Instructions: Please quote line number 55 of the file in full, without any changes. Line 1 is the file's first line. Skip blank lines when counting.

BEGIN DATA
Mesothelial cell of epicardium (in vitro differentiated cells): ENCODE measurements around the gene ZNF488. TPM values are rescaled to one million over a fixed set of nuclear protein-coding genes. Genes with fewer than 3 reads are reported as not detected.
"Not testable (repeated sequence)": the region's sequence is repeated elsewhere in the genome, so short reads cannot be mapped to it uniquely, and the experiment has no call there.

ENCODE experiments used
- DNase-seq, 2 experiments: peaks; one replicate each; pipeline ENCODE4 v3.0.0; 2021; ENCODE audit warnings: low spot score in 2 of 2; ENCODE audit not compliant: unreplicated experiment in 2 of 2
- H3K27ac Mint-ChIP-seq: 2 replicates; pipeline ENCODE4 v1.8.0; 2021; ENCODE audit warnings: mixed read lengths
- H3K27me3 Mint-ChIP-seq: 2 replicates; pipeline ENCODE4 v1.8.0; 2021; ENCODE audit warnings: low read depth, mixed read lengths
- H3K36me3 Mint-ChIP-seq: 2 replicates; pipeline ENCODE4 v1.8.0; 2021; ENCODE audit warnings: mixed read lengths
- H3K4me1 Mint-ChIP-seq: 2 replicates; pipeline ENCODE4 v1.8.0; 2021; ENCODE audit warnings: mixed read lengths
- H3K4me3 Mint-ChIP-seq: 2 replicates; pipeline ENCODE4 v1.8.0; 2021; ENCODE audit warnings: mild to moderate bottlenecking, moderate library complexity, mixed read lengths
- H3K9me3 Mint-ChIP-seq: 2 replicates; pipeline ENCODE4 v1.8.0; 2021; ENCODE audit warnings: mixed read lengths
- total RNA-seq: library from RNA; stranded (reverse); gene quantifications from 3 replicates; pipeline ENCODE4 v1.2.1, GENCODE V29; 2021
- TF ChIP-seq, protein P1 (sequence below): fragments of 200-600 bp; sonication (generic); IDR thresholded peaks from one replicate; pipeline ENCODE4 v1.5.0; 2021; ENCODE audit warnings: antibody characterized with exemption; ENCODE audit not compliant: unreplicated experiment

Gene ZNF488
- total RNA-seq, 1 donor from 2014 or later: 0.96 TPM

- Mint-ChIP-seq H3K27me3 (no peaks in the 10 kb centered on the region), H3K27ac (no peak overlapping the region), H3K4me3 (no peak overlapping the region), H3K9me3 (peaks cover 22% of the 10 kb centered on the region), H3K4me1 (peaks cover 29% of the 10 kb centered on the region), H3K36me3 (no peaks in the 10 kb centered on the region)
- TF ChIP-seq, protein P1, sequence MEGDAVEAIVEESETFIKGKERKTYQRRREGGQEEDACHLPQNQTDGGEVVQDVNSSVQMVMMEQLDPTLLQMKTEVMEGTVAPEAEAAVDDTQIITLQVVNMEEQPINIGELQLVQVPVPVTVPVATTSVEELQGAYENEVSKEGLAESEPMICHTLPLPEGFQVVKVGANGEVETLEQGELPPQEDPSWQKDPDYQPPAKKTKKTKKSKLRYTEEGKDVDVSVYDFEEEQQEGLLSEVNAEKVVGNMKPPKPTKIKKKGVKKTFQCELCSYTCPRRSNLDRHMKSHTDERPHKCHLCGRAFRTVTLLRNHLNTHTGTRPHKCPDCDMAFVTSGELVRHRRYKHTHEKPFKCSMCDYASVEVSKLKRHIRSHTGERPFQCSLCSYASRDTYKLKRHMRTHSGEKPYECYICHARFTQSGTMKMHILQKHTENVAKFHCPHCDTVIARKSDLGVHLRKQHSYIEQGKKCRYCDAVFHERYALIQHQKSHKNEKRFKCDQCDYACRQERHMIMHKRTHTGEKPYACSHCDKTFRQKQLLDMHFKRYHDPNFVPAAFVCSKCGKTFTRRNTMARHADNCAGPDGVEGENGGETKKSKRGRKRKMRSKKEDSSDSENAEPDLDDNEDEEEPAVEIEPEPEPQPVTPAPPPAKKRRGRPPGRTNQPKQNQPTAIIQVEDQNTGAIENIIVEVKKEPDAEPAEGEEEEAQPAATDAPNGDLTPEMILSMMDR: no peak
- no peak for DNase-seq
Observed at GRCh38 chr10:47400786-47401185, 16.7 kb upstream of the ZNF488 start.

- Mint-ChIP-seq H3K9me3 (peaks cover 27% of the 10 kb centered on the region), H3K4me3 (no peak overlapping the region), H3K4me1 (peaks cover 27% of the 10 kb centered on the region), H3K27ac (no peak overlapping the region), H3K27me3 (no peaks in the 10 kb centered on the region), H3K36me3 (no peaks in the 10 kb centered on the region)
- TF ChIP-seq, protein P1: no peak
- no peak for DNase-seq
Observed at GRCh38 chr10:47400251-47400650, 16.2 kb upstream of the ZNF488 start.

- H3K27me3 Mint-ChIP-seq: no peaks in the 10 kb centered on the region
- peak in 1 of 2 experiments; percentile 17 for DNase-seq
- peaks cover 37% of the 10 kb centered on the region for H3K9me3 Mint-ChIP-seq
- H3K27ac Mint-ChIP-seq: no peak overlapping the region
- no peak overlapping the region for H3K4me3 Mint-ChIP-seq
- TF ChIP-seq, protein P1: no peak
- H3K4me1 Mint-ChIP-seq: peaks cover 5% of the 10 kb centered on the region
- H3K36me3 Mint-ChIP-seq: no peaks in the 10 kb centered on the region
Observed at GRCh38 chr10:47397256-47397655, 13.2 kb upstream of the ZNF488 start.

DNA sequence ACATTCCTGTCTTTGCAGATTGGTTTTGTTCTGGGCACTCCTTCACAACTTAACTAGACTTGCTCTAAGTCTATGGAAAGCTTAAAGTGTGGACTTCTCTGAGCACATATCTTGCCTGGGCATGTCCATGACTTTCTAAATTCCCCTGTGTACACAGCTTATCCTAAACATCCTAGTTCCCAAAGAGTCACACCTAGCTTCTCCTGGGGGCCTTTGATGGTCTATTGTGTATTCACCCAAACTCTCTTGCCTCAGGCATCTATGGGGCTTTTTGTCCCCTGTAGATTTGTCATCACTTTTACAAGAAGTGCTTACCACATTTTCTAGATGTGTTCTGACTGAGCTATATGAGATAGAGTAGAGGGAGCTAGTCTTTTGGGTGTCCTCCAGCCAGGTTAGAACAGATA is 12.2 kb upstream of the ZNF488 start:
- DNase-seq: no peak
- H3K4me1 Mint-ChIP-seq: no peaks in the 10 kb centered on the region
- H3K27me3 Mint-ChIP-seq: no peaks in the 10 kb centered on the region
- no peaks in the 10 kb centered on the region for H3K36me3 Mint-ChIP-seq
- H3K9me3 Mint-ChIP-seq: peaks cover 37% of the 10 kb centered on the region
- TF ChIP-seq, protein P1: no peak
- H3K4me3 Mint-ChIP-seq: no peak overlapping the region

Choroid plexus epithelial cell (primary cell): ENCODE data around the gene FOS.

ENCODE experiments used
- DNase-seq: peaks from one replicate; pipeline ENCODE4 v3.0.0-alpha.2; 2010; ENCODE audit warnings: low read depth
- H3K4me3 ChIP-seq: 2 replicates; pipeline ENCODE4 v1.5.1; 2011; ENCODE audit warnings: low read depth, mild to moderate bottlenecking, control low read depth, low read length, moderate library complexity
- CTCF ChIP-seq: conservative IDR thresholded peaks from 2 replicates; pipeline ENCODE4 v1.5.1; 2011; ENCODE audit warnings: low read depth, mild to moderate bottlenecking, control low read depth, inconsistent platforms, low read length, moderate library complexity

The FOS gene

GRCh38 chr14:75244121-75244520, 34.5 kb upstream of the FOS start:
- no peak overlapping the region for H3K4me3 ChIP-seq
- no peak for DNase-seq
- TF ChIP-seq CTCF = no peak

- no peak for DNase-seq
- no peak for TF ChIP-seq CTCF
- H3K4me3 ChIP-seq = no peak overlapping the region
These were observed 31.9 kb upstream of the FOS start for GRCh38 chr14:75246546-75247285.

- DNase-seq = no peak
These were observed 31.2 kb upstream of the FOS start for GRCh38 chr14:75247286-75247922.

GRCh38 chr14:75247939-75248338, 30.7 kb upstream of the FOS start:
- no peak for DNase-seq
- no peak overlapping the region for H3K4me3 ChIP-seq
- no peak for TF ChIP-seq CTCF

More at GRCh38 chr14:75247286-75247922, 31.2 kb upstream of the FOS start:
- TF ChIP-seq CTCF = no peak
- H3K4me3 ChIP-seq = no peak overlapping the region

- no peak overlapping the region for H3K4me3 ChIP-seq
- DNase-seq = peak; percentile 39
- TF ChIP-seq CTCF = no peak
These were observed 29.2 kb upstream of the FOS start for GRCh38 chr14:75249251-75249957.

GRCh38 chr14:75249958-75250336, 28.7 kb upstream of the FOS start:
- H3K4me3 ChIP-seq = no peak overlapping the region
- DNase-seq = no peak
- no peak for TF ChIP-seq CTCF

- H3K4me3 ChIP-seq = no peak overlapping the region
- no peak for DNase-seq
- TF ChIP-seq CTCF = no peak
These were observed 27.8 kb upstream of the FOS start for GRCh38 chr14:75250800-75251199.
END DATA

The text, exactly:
These were observed 31.2 kb upstream of the FOS start for GRCh38 chr14:75247286-75247922.